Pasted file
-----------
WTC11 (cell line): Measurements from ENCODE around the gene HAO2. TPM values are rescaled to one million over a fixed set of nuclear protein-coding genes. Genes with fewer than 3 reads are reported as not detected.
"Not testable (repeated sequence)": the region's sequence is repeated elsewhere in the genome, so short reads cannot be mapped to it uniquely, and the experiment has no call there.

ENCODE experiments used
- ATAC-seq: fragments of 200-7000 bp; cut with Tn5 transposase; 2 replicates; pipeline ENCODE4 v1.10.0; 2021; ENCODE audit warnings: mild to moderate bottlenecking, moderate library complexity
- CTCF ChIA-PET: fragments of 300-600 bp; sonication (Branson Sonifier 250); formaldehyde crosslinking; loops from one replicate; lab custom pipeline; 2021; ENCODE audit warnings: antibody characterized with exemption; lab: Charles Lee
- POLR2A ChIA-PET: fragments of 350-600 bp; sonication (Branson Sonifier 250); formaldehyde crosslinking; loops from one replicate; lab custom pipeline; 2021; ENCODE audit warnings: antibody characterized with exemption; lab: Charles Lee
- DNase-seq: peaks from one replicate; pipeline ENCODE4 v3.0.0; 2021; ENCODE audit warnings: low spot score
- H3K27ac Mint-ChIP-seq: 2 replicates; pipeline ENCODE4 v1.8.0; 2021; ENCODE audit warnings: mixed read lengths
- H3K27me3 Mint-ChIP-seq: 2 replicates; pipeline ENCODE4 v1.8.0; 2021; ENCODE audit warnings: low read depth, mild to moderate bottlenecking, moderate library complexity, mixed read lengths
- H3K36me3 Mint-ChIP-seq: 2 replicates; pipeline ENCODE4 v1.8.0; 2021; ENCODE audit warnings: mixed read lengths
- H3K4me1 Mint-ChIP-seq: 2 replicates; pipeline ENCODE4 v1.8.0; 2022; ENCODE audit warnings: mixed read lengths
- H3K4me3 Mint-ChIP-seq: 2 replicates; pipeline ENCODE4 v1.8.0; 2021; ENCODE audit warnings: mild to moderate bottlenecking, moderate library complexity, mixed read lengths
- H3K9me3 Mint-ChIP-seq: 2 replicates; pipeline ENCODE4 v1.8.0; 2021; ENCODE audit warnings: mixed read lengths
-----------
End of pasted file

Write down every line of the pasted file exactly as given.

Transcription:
WTC11 (cell line): Measurements from ENCODE around the gene HAO2. TPM values are rescaled to one million over a fixed set of nuclear protein-coding genes. Genes with fewer than 3 reads are reported as not detected.
"Not testable (repeated sequence)": the region's sequence is repeated elsewhere in the genome, so short reads cannot be mapped to it uniquely, and the experiment has no call there.

ENCODE experiments used
- ATAC-seq: fragments of 200-7000 bp; cut with Tn5 transposase; 2 replicates; pipeline ENCODE4 v1.10.0; 2021; ENCODE audit warnings: mild to moderate bottlenecking, moderate library complexity
- CTCF ChIA-PET: fragments of 300-600 bp; sonication (Branson Sonifier 250); formaldehyde crosslinking; loops from one replicate; lab custom pipeline; 2021; ENCODE audit warnings: antibody characterized with exemption; lab: Charles Lee
- POLR2A ChIA-PET: fragments of 350-600 bp; sonication (Branson Sonifier 250); formaldehyde crosslinking; loops from one replicate; lab custom pipeline; 2021; ENCODE audit warnings: antibody characterized with exemption; lab: Charles Lee
- DNase-seq: peaks from one replicate; pipeline ENCODE4 v3.0.0; 2021; ENCODE audit warnings: low spot score
- H3K27ac Mint-ChIP-seq: 2 replicates; pipeline ENCODE4 v1.8.0; 2021; ENCODE audit warnings: mixed read lengths
- H3K27me3 Mint-ChIP-seq: 2 replicates; pipeline ENCODE4 v1.8.0; 2021; ENCODE audit warnings: low read depth, mild to moderate bottlenecking, moderate library complexity, mixed read lengths
- H3K36me3 Mint-ChIP-seq: 2 replicates; pipeline ENCODE4 v1.8.0; 2021; ENCODE audit warnings: mixed read lengths
- H3K4me1 Mint-ChIP-seq: 2 replicates; pipeline ENCODE4 v1.8.0; 2022; ENCODE audit warnings: mixed read lengths
- H3K4me3 Mint-ChIP-seq: 2 replicates; pipeline ENCODE4 v1.8.0; 2021; ENCODE audit warnings: mild to moderate bottlenecking, moderate library complexity, mixed read lengths
- H3K9me3 Mint-ChIP-seq: 2 replicates; pipeline ENCODE4 v1.8.0; 2021; ENCODE audit warnings: mixed read lengths